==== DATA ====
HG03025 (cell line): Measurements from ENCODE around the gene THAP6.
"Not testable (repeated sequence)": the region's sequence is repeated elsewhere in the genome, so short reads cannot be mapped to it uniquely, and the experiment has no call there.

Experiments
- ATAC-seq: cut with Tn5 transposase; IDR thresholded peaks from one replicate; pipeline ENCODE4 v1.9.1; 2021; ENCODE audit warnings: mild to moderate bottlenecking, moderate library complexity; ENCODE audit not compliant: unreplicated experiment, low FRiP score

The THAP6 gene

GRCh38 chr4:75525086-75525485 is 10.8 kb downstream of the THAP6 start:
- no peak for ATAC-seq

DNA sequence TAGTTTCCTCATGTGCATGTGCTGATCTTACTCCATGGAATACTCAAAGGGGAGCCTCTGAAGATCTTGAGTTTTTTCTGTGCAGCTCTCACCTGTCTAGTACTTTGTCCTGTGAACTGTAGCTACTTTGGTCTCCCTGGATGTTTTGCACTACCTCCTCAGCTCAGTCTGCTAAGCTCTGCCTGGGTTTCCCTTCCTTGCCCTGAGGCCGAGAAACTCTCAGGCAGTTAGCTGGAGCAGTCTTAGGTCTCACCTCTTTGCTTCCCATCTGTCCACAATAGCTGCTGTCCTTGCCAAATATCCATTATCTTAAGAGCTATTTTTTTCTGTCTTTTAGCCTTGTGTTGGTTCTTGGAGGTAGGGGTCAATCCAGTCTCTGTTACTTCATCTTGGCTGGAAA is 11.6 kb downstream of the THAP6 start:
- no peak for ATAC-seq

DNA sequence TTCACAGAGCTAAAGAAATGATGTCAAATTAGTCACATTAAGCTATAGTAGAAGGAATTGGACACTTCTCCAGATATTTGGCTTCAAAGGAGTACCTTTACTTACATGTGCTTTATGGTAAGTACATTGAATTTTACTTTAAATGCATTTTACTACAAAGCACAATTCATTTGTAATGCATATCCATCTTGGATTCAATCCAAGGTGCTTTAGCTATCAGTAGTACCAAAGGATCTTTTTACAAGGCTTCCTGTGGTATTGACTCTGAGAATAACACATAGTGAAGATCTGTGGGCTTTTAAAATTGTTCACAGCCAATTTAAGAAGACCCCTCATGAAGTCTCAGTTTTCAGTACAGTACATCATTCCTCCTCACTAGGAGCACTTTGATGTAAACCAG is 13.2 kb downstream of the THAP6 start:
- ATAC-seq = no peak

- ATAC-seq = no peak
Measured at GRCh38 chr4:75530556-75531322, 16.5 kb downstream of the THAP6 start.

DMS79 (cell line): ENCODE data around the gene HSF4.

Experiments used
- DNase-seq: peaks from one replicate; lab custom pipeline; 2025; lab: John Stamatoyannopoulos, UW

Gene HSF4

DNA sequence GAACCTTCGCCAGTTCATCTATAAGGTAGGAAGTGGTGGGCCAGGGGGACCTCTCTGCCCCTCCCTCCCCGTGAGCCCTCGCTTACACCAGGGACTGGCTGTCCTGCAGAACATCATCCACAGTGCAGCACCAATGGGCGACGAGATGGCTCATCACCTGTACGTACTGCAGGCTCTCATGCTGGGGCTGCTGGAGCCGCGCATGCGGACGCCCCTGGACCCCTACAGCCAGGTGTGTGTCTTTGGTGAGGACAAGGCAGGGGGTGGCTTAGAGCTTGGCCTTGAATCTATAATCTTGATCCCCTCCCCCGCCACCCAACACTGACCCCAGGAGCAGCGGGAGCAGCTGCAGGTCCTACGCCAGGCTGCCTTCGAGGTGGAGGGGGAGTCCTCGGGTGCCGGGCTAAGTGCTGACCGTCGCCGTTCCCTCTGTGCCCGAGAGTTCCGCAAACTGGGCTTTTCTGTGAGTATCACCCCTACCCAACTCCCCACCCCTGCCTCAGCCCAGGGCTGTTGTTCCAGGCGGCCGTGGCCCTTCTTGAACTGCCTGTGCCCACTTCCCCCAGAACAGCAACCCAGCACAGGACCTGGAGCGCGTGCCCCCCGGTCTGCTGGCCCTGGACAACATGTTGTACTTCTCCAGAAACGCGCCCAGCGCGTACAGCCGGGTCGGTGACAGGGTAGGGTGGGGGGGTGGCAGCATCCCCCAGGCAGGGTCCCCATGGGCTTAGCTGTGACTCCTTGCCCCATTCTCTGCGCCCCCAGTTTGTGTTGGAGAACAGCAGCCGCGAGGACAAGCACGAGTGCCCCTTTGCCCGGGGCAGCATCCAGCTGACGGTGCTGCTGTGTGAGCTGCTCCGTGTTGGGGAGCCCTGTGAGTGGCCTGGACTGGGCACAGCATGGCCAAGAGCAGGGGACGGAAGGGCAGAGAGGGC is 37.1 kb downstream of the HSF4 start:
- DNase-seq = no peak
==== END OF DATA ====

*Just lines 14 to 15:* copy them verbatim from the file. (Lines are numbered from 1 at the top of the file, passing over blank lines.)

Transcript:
DMS79 (cell line): ENCODE data around the gene HSF4.

Experiments used